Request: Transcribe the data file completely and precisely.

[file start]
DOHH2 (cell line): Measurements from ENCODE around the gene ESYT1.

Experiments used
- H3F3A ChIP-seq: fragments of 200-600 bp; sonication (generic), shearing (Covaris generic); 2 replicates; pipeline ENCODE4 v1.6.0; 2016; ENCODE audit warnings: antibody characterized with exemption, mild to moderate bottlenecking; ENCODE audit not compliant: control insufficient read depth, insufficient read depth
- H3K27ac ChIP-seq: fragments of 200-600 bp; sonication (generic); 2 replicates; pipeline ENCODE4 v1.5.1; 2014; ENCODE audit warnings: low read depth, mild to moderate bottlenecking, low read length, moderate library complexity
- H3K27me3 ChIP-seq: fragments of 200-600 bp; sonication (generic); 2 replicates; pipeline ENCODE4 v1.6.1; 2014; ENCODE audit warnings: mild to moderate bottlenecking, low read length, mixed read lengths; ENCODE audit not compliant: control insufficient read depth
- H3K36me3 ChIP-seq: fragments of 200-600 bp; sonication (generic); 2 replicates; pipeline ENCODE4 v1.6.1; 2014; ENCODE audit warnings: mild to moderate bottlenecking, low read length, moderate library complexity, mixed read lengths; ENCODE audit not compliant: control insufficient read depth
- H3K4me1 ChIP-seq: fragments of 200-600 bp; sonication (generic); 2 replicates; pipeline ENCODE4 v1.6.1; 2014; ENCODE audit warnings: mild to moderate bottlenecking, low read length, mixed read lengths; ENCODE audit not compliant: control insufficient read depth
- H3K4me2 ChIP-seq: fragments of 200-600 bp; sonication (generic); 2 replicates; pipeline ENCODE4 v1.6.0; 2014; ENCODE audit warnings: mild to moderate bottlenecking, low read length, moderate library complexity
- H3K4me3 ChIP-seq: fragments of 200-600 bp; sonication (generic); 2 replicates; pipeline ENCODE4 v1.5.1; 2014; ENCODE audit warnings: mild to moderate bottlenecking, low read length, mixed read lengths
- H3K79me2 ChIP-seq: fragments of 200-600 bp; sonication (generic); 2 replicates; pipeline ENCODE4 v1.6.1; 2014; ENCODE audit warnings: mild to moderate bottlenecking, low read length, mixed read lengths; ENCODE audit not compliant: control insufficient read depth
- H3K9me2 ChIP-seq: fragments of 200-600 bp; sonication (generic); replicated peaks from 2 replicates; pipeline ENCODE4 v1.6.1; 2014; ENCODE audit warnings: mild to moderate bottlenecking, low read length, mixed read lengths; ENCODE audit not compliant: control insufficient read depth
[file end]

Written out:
DOHH2 (cell line): Measurements from ENCODE around the gene ESYT1.

Experiments used
- H3F3A ChIP-seq: fragments of 200-600 bp; sonication (generic), shearing (Covaris generic); 2 replicates; pipeline ENCODE4 v1.6.0; 2016; ENCODE audit warnings: antibody characterized with exemption, mild to moderate bottlenecking; ENCODE audit not compliant: control insufficient read depth, insufficient read depth
- H3K27ac ChIP-seq: fragments of 200-600 bp; sonication (generic); 2 replicates; pipeline ENCODE4 v1.5.1; 2014; ENCODE audit warnings: low read depth, mild to moderate bottlenecking, low read length, moderate library complexity
- H3K27me3 ChIP-seq: fragments of 200-600 bp; sonication (generic); 2 replicates; pipeline ENCODE4 v1.6.1; 2014; ENCODE audit warnings: mild to moderate bottlenecking, low read length, mixed read lengths; ENCODE audit not compliant: control insufficient read depth
- H3K36me3 ChIP-seq: fragments of 200-600 bp; sonication (generic); 2 replicates; pipeline ENCODE4 v1.6.1; 2014; ENCODE audit warnings: mild to moderate bottlenecking, low read length, moderate library complexity, mixed read lengths; ENCODE audit not compliant: control insufficient read depth
- H3K4me1 ChIP-seq: fragments of 200-600 bp; sonication (generic); 2 replicates; pipeline ENCODE4 v1.6.1; 2014; ENCODE audit warnings: mild to moderate bottlenecking, low read length, mixed read lengths; ENCODE audit not compliant: control insufficient read depth
- H3K4me2 ChIP-seq: fragments of 200-600 bp; sonication (generic); 2 replicates; pipeline ENCODE4 v1.6.0; 2014; ENCODE audit warnings: mild to moderate bottlenecking, low read length, moderate library complexity
- H3K4me3 ChIP-seq: fragments of 200-600 bp; sonication (generic); 2 replicates; pipeline ENCODE4 v1.5.1; 2014; ENCODE audit warnings: mild to moderate bottlenecking, low read length, mixed read lengths
- H3K79me2 ChIP-seq: fragments of 200-600 bp; sonication (generic); 2 replicates; pipeline ENCODE4 v1.6.1; 2014; ENCODE audit warnings: mild to moderate bottlenecking, low read length, mixed read lengths; ENCODE audit not compliant: control insufficient read depth
- H3K9me2 ChIP-seq: fragments of 200-600 bp; sonication (generic); replicated peaks from 2 replicates; pipeline ENCODE4 v1.6.1; 2014; ENCODE audit warnings: mild to moderate bottlenecking, low read length, mixed read lengths; ENCODE audit not compliant: control insufficient read depth